31-Year-Old Pitcher – Free Agent
2016 Fantasy Baseball Outlook
There was no outlook written for James McDonald in 2016. Check out the latest news below for more on his current fantasy value.
James McDonald Contract Information:
Signed a one-year, $1 million contract with the Cubs in January of 2014.
McDonald has elected free agency, Mark Gonzales of the Chicago Tribune reports.
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|2010 (Multiple Teams)||25||MAJ||LAD/PIT||15||12||0||71.7||70||32||4||68||29||4||6||0||0||1||4.02||1.38|
|Career (View All)||131||82||0||512.3||487||239||56||442||231||32||30||0||–||–||4.20||1.40|
Age is determined on July 1st of each season. Jump To: ▼ Advanced StatsNo No Yes
James McDonald Split Stats (View Full Split Stats)
|Year||Age||Lg||Tm||G||GS||IP||K/9||BB/9||K/BB||HR/9||GB/FB Ratio||Strand %||Fastball||ERA||FIP||BABIP|
|2010 (Multiple Teams)||25||MAJ||LAD/PIT||15||12||71.7||8.54||3.64||2.34||0.50||0.70||70.5%||92.4 MPH||4.02||3.28||.330|
James McDonald: Past News Updates ( ▲ View most recent update )
RotoWire's Preseason Outlooks
There was no outlook written for James McDonald.
McDonald signed a minor league deal with the Cubs last January, but thanks to shoulder tendinitis that first surfaced in March, he missed the entire season. Though he won 12 games and struck out 151 for the Pirates in 2012, that seems like a long time ago. The 30-year-old right-hander is a free agent, but someone will probably throw a dart and invite him to spring training. You can save your darts for someone else.
A shoulder injury limited McDonald to just six major league starts last season and effectively ended his tenure in Pittsburgh. The 29-year-old has struggled with his command throughout his career (4.1 BB/9), and he doesn't have overpowering stuff, so he'll likely have to bide his time at Triple-A to begin the year.
McDonald forgot how to count victories after the All-Star break in 2012. The right-hander went from being a blooming star with a devastating new slider to a thrower who unable to find the strike zone -- and when he did, bad things happened. For the first three-plus months, J-Mac fashioned a 2.37 ERA and 100:31 K:BB ratio in 17 starts and 110 innings. Something happened on the way to baseball heaven, however. His final 13 games saw McDonald struggle to a 7.52 ERA and 51:38 K:BB ratio in 61 frames, culminating in his removal from the rotation. The key to a possible 2013 turnaround lies between his ears. Taking a flier on McDonald as a late-round pick might be the best way to go about handling the hurler.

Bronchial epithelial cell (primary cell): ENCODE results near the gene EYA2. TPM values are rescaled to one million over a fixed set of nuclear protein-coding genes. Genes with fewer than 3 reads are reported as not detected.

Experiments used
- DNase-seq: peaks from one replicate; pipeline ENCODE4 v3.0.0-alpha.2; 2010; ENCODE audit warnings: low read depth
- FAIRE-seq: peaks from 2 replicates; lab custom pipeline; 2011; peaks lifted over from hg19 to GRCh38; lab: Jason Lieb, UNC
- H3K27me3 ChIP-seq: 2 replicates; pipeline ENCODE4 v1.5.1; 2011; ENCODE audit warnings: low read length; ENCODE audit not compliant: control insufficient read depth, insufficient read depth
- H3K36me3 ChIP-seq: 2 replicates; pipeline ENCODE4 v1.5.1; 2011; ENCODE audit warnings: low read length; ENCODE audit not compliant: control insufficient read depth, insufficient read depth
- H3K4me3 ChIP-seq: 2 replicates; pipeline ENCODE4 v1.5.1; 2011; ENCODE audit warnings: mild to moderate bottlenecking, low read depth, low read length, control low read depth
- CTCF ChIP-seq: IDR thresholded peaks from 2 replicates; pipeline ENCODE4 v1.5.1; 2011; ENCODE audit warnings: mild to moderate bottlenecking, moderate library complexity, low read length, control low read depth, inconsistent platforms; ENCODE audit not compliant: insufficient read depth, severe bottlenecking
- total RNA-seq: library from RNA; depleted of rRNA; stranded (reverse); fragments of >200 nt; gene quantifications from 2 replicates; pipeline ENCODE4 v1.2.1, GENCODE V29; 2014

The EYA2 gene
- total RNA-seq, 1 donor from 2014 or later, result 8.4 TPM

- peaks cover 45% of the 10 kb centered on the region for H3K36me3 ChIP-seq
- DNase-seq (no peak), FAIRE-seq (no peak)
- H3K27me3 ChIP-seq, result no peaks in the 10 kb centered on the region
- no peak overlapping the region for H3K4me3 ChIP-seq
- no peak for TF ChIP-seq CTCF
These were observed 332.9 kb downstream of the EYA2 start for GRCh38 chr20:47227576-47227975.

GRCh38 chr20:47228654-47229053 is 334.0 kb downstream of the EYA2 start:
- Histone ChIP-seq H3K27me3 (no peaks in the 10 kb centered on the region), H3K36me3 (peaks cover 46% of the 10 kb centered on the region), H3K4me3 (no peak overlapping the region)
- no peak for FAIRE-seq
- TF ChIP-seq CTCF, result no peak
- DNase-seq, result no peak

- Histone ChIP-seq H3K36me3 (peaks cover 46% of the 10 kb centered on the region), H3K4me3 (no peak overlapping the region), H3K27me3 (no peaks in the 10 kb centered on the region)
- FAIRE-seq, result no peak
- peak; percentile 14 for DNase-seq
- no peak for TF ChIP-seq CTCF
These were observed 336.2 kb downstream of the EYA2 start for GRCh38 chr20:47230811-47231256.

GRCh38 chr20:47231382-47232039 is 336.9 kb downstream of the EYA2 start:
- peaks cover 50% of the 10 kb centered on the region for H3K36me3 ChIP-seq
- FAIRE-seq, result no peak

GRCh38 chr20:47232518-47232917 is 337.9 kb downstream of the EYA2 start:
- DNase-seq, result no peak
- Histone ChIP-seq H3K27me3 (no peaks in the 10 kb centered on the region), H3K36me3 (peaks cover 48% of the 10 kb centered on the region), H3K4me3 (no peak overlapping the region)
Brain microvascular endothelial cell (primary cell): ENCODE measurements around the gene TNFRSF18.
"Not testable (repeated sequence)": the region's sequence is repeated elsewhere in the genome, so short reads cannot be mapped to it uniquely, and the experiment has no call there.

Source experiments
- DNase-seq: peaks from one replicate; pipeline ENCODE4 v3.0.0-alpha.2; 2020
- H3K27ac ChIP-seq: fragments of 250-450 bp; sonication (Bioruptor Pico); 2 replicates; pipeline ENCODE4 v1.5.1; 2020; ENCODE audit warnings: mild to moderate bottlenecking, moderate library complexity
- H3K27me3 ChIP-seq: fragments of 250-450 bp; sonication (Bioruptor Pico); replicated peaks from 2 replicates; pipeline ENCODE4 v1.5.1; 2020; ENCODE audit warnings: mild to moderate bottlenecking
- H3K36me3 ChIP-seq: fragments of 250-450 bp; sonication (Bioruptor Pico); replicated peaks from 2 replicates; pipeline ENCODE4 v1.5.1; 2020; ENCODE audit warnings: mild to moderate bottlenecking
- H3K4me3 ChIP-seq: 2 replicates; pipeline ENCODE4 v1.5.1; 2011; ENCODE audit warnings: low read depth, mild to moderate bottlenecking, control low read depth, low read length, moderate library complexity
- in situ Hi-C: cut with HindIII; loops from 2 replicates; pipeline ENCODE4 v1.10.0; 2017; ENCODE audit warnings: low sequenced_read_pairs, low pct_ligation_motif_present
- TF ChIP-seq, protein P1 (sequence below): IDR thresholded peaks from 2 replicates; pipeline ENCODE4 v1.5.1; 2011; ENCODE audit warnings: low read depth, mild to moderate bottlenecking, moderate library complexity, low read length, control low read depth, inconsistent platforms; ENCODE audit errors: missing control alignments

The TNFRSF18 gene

McDonald likely offers the most potential of any Pirates starting pitcher. He led the team with 142 strikeouts in 171 innings, throwing a nasty 12-to-6 curveball that freezes hitters in their tracks. His overall numbers -- 4.21 ERA and 1.485 WHIP -- were offset by a spring training oblique injury. From the middle of May, McDonald registered a 3.59 ERA in 23 starts and 130.1 innings. He still has numerous flaws, however, as the right-hander lasted seven innings or longer just two times. He also has a tendency to allow the long ball (24 homers). Still, his strikeout numbers suggest he has upside. If McDonald can balance his home/road ERA (3.19/5.42) splits better, there's a chance he breaks out. Otherwise, he makes for a fine spot starter when he goes at PNC Park.
The term "heist" best defines what Pirates GM Neal Huntington pulled on the Dodgers when he landed both McDonald and prospect Andrew Lambo for Octavio Dotel last summer. McDonald never made the most of his limited opportunities he was given in Los Angeles, but he sure looked comfortable at PNC Park. After coming over in the trade, McDonald compiled a 3.52 ERA with the Bucs, including a home earned run average of 2.91 in 34 innings. A year ago, it looked like his career was trending toward relief work, but now he enters the 2011 campaign with an opportunity to become the ace of the staff. His ability to pinpoint his low/mid-90s fastball and keep his curveball low in the strike zone will go a long ways toward determining whether he can achieve that goal. It might be wise to consider picking him up late, especially considering his strikeout potential -- he had 61 strikeouts in 64 innings with the Pirates down the stretch last season.
Spending the majority of the season in the bullpen, McDonald finished with a 4.00 ERA and 54:34 K:BB in 60 innings. As a reliever, the numbers were far more impressive - 2.72 ERA, 48:20 K:BB in 49.2 innings. He'll fight for a rotation spot this spring along with Scott Elbert, and others, with the winner of the battle worth a roster spot in deeper leagues. McDonald has some fantasy upside with his strikeout ability, but get interested only if he is starting games.
McDonald, the organization's minor league pitcher of the year, went 7-4 with a 3.26 ERA in 27 games (26 starts) combined for Double-A Jacksonville and Triple-A Las Vegas this season and tossed six innings of scoreless relief for the Dodgers. McDonald struck out 141 minor league batters in 141 innings, though his fastball doesn't light up the radar gun. McDonald could contend for a rotation spot this spring, but it seems more likely he'll be the first guy up from Triple-A when an injury strikes. He has the upside of a No. 3 starter.
After a season in which he was named the organization's minor league pitcher of the year, McDonald was added to the 40-man roster for the first time. Between High-A and Double-A, McDonald went 13-9 with a 3.07 ERA and a solid 168:37 K:BB in 134.2 innings (that's an 11.2 K/9 rate). He was even better (1.71 ERA) in Double-A upon his promotion and seems likely to get a big league look sometime in 2008. Not bad for a guy who began his career in the organization as an outfielder.